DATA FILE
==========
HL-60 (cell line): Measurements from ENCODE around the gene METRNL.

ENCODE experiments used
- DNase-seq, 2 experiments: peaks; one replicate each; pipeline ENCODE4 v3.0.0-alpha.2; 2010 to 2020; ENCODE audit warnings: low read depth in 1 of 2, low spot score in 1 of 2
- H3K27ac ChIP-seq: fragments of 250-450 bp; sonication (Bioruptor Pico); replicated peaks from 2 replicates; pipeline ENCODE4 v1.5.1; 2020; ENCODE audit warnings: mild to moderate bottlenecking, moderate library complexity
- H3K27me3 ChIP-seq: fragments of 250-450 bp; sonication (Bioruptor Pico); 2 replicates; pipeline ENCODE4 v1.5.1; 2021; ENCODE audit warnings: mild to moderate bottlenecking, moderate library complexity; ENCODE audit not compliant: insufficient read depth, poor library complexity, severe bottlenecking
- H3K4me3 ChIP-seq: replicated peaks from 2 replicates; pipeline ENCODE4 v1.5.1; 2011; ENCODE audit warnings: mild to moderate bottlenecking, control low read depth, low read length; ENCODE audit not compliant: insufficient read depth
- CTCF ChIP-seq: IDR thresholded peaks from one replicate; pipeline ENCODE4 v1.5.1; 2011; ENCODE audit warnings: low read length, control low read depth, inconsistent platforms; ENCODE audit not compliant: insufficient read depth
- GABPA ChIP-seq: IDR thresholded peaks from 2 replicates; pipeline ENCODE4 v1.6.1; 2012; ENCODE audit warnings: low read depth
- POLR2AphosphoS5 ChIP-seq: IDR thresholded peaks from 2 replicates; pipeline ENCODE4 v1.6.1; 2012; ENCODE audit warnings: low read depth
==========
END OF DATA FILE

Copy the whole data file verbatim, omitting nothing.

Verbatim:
HL-60 (cell line): Measurements from ENCODE around the gene METRNL.

ENCODE experiments used
- DNase-seq, 2 experiments: peaks; one replicate each; pipeline ENCODE4 v3.0.0-alpha.2; 2010 to 2020; ENCODE audit warnings: low read depth in 1 of 2, low spot score in 1 of 2
- H3K27ac ChIP-seq: fragments of 250-450 bp; sonication (Bioruptor Pico); replicated peaks from 2 replicates; pipeline ENCODE4 v1.5.1; 2020; ENCODE audit warnings: mild to moderate bottlenecking, moderate library complexity
- H3K27me3 ChIP-seq: fragments of 250-450 bp; sonication (Bioruptor Pico); 2 replicates; pipeline ENCODE4 v1.5.1; 2021; ENCODE audit warnings: mild to moderate bottlenecking, moderate library complexity; ENCODE audit not compliant: insufficient read depth, poor library complexity, severe bottlenecking
- H3K4me3 ChIP-seq: replicated peaks from 2 replicates; pipeline ENCODE4 v1.5.1; 2011; ENCODE audit warnings: mild to moderate bottlenecking, control low read depth, low read length; ENCODE audit not compliant: insufficient read depth
- CTCF ChIP-seq: IDR thresholded peaks from one replicate; pipeline ENCODE4 v1.5.1; 2011; ENCODE audit warnings: low read length, control low read depth, inconsistent platforms; ENCODE audit not compliant: insufficient read depth
- GABPA ChIP-seq: IDR thresholded peaks from 2 replicates; pipeline ENCODE4 v1.6.1; 2012; ENCODE audit warnings: low read depth
- POLR2AphosphoS5 ChIP-seq: IDR thresholded peaks from 2 replicates; pipeline ENCODE4 v1.6.1; 2012; ENCODE audit warnings: low read depth